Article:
Putting food-safety detection in the hands of consumers
Simple, scalable wireless system uses the RFID tags on billions of products to sense contamination.
MIT Media Lab researchers have developed a wireless system that leverages the cheap RFID tags already on hundreds of billions of products to sense potential food contamination — with no hardware modifications needed. With the simple, scalable system, the researchers hope to bring food-safety detection to the general public.
Food safety incidents have made headlines around the globe for causing illness and death nearly every year for the past two decades. Back in 2008, for instance, 50,000 babies in China were hospitalised after eating infant formula adulterated with melamine, an organic compound used to make plastics, which is toxic in high concentrations. And this April, more than 100 people in Indonesia died from drinking alcohol contaminated, in part, with methanol, a toxic alcohol commonly used to dilute liquor for sale in black markets around the world.
The researchers’ system, called RFIQ, includes a reader that senses minute changes in wireless signals emitted from RFID tags when the signals interact with food. For this study they focused on baby formula and alcohol, but in the future, consumers might have their own reader and software to conduct food-safety sensing before buying virtually any product. Systems could also be implemented in supermarket back rooms or in smart fridges to continuously ping an RFID tag to automatically detect food spoilage, the researchers say.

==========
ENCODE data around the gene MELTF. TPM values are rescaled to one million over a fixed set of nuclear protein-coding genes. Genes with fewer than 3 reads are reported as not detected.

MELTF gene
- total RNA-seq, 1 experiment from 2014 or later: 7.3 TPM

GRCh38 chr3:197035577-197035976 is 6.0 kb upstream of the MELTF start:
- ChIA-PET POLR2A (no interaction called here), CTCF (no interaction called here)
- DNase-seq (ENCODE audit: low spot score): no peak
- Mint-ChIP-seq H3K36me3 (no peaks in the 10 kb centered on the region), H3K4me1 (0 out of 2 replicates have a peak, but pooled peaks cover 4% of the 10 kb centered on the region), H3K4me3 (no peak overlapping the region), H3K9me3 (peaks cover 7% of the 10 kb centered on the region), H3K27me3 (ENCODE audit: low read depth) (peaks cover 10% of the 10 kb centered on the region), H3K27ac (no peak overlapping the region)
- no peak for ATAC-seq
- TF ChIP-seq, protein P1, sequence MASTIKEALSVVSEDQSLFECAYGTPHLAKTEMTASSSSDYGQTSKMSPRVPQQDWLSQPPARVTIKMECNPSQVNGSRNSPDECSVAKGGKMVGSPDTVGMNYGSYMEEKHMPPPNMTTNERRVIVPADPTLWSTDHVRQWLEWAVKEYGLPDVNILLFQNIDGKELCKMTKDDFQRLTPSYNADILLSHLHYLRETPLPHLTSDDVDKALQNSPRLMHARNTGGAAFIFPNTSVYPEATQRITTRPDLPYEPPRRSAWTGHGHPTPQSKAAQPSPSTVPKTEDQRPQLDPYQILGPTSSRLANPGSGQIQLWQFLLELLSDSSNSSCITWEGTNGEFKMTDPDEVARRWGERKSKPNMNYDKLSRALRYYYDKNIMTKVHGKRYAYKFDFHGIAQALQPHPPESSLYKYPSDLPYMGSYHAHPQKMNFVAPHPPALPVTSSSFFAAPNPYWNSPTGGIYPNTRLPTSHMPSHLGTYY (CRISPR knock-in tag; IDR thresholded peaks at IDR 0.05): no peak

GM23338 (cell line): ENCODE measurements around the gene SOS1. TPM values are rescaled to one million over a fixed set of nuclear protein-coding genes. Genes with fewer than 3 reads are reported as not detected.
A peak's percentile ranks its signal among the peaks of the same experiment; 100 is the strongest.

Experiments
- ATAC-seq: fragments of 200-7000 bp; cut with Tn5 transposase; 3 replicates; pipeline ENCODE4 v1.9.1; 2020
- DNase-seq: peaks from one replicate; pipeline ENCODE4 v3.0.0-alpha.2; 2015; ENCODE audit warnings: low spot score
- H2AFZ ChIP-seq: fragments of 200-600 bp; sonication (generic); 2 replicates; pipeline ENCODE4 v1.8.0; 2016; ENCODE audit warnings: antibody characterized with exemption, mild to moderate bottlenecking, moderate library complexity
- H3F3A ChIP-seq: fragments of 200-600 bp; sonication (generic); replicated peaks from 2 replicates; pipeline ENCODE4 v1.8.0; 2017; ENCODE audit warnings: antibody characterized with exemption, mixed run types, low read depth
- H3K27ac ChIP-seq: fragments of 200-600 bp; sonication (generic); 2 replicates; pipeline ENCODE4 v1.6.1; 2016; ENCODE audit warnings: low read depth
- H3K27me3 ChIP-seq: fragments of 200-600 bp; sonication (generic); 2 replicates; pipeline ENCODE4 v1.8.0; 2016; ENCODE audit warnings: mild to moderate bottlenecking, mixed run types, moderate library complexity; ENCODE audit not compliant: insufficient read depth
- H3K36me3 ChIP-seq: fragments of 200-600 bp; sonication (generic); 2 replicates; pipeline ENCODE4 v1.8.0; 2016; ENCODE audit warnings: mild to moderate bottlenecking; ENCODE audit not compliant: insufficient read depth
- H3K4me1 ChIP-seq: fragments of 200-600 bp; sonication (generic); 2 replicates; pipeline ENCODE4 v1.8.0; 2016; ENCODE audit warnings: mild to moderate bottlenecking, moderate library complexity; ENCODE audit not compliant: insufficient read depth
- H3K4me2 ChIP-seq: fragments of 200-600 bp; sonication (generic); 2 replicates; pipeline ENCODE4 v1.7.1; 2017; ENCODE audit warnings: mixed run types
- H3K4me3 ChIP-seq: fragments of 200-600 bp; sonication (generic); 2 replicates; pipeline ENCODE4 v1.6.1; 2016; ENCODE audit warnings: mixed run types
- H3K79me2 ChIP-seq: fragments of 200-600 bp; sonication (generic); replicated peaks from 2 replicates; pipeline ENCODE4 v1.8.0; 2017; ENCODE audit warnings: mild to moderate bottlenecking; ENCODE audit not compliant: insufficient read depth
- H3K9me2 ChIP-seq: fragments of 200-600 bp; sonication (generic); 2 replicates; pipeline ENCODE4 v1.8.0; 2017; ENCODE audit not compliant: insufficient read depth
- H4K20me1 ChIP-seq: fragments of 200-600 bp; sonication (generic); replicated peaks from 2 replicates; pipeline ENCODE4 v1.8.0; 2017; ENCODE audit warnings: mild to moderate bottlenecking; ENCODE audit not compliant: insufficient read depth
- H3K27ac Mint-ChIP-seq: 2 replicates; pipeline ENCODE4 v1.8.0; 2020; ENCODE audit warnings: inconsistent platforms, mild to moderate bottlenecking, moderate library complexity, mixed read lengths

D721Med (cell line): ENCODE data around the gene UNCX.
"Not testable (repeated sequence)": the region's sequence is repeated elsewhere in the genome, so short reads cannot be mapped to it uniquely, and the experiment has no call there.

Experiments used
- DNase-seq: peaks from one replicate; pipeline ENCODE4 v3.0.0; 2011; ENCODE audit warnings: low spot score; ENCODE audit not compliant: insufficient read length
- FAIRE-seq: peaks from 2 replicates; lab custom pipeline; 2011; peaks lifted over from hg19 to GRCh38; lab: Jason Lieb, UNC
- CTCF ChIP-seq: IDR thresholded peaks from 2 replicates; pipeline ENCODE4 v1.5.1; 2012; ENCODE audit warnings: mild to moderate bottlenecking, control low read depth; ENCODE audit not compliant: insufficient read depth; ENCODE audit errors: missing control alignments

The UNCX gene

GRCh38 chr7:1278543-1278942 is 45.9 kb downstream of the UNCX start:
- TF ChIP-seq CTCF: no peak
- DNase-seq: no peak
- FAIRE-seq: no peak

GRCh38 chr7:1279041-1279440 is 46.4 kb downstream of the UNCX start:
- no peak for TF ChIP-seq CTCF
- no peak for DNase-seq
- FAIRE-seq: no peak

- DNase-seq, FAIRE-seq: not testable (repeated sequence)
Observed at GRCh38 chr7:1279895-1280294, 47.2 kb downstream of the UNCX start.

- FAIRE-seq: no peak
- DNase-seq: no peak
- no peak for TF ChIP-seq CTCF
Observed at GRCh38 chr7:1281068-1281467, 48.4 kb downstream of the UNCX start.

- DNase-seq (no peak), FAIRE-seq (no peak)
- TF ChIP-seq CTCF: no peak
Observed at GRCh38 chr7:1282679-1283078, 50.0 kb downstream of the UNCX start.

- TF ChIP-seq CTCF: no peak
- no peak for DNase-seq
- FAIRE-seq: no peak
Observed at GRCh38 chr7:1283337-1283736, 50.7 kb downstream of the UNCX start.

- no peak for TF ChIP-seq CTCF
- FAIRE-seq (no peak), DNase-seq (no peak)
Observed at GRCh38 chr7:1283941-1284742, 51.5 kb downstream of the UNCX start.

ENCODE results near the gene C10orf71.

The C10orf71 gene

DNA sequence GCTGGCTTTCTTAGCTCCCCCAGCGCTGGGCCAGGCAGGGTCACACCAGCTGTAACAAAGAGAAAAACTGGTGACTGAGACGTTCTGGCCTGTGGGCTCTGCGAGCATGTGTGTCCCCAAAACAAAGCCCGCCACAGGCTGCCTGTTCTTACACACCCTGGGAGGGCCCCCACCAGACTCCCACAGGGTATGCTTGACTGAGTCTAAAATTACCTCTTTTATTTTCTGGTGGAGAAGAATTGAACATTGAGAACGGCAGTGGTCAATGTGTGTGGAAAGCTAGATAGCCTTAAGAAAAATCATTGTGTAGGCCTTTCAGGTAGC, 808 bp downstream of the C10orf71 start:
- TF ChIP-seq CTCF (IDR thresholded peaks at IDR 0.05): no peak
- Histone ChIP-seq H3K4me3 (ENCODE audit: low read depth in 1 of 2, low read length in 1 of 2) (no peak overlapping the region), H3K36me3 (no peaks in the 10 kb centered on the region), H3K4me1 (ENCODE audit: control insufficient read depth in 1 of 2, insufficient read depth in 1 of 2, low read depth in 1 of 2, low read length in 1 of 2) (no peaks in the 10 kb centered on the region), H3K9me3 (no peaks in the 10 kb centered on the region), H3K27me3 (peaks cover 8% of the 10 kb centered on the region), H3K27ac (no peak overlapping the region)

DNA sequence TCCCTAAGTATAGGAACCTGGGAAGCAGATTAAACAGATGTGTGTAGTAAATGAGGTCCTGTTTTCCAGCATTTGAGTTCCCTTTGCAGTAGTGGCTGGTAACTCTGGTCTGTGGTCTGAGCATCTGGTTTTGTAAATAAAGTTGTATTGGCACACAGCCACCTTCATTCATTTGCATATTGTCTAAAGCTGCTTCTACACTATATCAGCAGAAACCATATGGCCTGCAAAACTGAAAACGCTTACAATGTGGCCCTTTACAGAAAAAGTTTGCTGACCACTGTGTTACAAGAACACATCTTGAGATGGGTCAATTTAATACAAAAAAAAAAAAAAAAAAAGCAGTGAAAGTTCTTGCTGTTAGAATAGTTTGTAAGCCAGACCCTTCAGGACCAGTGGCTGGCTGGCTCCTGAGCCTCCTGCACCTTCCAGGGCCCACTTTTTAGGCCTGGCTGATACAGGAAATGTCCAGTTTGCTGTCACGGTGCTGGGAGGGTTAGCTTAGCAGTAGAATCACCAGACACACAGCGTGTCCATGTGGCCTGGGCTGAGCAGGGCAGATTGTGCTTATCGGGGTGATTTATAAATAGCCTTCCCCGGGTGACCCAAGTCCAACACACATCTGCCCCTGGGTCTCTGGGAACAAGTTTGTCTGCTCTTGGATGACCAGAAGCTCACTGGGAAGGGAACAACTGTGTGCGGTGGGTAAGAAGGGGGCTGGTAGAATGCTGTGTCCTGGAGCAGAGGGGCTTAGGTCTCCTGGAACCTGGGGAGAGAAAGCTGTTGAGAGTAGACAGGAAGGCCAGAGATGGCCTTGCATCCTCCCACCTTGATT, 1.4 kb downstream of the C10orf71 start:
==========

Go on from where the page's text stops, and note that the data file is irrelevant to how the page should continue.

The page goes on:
The technology hinges on the fact that certain changes in the signals emitted from an RFID tag correspond to levels of certain contaminants within that product. A machine-learning model ‘learns’ those correlations and, given a new material, can predict if the material is pure or tainted, and at what concentration. In experiments, the system detected baby formula laced with melamine with 96% accuracy and alcohol diluted with methanol with 97% accuracy.
“In recent years, there have been so many hazards related to food and drinks we could have avoided if we all had tools to sense food quality and safety ourselves,” said Fadel Adib, an assistant professor at the Media Lab who is co-author on a paper describing the system, which is being presented at the ACM Workshop on Hot Topics in Networks. “We want to democratise food quality and safety, and bring it to the hands of everyone.”
The power of “weak coupling”
Other sensors have also been developed for detecting chemicals or spoilage in food. But those are highly specialised systems, where the sensor is coated with chemicals and trained to detect specific contaminations. The Media Lab researchers instead aim for broader sensing. “We’ve moved this detection purely to the computation side, where you’re going to use the same very cheap sensor for products as varied as alcohol and baby formula,” Adib said.
RFID tags are stickers with tiny, ultrahigh-frequency antennas. They come on food products and other items, and each costs around three to five cents. Traditionally, a wireless device called a reader pings the tag, which powers up and emits a unique signal containing information about the product it’s stuck to.